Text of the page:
On self-report questionnaires, depressed mothers responded more negatively to many attitudes that do not directly reflect affective state, regardless of the substantive content of those factors. This suggests there may be a reporting bias in depressed mothers, as has been previously reported [44]. However, there were some factors that the two groups did not differ on including their feelings about negative aspects of caretaking activities and in terms of their attitudes to their own mothers. In general, the overall negativity expressed by depressed mothers is consistent with previous research that shows that postpartum negative emotions and appraisals are higher in women with depression [54-56].
Cosisitent with previous findings, depressed mothers demonstrated higher overall cortisol levels compared to non-depressed mothers [57-60]; however, the non-depressed mothers had a slight increase in response to the cries, whereas the depressed mothers had a blunted response to the cries. This dampening of depressed mothers’ cortisol responses to ‘salient’ stimuli (infant cry), is consistent with other recent results comparing peripartum depressed and non-depressed [35-37]. Increased cortisol reactivity has been associated with fewer symptoms of anxiety and depression [61].
The opposite pattern was found for the control stimulus (nonstressful stimuli) with non-depressed women showing no cortisol reaction, whereas depressed mothers had an increased cortisol response.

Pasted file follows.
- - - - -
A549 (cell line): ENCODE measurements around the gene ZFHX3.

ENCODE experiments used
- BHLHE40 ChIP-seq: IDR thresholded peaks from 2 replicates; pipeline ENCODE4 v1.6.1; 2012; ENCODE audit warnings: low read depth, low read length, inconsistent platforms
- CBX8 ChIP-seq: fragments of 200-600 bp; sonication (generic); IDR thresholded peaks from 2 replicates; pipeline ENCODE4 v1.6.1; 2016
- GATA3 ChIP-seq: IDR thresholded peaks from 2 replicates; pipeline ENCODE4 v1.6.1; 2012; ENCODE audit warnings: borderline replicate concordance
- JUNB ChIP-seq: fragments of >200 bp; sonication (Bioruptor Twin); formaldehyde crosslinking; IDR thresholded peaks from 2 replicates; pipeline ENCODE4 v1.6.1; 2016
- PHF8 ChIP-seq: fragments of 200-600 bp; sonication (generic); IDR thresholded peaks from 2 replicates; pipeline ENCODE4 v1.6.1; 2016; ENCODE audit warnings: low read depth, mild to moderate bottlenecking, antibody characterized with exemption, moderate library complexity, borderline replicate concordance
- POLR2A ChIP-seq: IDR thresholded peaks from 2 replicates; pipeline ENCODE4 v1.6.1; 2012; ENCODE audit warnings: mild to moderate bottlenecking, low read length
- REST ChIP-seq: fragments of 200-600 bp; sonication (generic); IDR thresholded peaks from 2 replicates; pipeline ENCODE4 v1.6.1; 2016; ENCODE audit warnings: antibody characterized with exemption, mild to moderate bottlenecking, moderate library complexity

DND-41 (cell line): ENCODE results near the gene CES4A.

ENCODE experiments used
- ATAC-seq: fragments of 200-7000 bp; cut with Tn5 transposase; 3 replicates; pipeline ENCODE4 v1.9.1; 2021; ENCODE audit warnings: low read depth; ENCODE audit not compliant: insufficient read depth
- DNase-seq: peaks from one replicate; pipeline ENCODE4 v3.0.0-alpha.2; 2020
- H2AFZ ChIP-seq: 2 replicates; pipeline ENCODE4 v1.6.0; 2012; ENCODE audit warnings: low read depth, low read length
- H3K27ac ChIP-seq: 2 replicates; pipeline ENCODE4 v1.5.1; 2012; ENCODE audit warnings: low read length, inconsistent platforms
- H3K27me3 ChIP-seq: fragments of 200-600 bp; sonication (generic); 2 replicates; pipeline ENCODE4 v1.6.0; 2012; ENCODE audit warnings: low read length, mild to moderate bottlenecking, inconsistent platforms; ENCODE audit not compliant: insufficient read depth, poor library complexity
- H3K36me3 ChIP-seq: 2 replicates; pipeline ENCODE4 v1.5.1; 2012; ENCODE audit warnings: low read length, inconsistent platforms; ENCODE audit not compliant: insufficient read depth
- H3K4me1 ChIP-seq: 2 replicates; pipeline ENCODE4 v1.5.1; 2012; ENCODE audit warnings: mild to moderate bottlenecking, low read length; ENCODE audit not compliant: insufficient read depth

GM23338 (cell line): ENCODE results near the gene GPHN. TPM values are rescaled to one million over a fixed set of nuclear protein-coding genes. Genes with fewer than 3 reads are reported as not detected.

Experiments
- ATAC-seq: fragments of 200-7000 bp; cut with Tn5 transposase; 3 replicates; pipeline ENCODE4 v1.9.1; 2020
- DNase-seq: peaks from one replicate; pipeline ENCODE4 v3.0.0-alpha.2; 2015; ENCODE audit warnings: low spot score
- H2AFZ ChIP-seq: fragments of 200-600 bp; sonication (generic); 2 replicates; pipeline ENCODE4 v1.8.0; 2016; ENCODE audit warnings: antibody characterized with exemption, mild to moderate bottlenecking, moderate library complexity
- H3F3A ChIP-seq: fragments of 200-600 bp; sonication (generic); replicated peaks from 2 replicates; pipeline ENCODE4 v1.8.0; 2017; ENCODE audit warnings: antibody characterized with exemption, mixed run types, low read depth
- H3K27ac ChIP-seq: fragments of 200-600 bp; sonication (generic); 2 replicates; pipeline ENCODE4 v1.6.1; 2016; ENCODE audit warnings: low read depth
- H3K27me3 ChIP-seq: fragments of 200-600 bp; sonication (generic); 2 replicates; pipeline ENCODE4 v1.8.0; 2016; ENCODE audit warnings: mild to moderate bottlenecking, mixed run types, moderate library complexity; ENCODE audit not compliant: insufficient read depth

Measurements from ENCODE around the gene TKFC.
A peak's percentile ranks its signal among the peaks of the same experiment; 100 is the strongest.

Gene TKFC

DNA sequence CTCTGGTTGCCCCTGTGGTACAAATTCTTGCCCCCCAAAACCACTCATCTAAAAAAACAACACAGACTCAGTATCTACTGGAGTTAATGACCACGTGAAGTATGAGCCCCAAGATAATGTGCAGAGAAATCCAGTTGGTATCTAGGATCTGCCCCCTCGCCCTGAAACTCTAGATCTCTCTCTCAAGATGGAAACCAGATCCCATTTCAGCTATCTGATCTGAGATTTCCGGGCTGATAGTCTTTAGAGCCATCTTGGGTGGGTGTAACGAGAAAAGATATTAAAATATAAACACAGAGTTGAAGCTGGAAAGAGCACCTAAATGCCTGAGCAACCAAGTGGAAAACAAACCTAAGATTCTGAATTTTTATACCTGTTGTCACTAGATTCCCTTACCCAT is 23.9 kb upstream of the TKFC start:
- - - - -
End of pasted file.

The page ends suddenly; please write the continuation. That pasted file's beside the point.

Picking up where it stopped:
This suggests that similar to the attitudinal data, the groups have differential physiological responses to the stimuli, with non-depressed mothers showing an expected arousal response to the cries whereas depressed mothers have a blunted response. These results are similar to what we recently reported for teenage mothers who, although not depressed, did not show cortisol elevations to the cry stimuli [30]. Both depressed adult mothers [31,62] and teen mothers [63] have been shown to demonstrate decreased executive function and attention, and these effects may be mediated through the HPA axis. This work contrasts with previous studies of pregnant mothers in which depressed mothers showed an increased HPA reactivity during pregnancy in response to infant distress [64]. It is possible that postnatally the salience of infant cries is higher and more disruptive. Alternatively it is possible that that cortisol during the two times reflect different internal states (high chronic cortisol during pregnancy does not necessarily reflect stress) and, as a result, may have different functions in response to an infant salient stressor.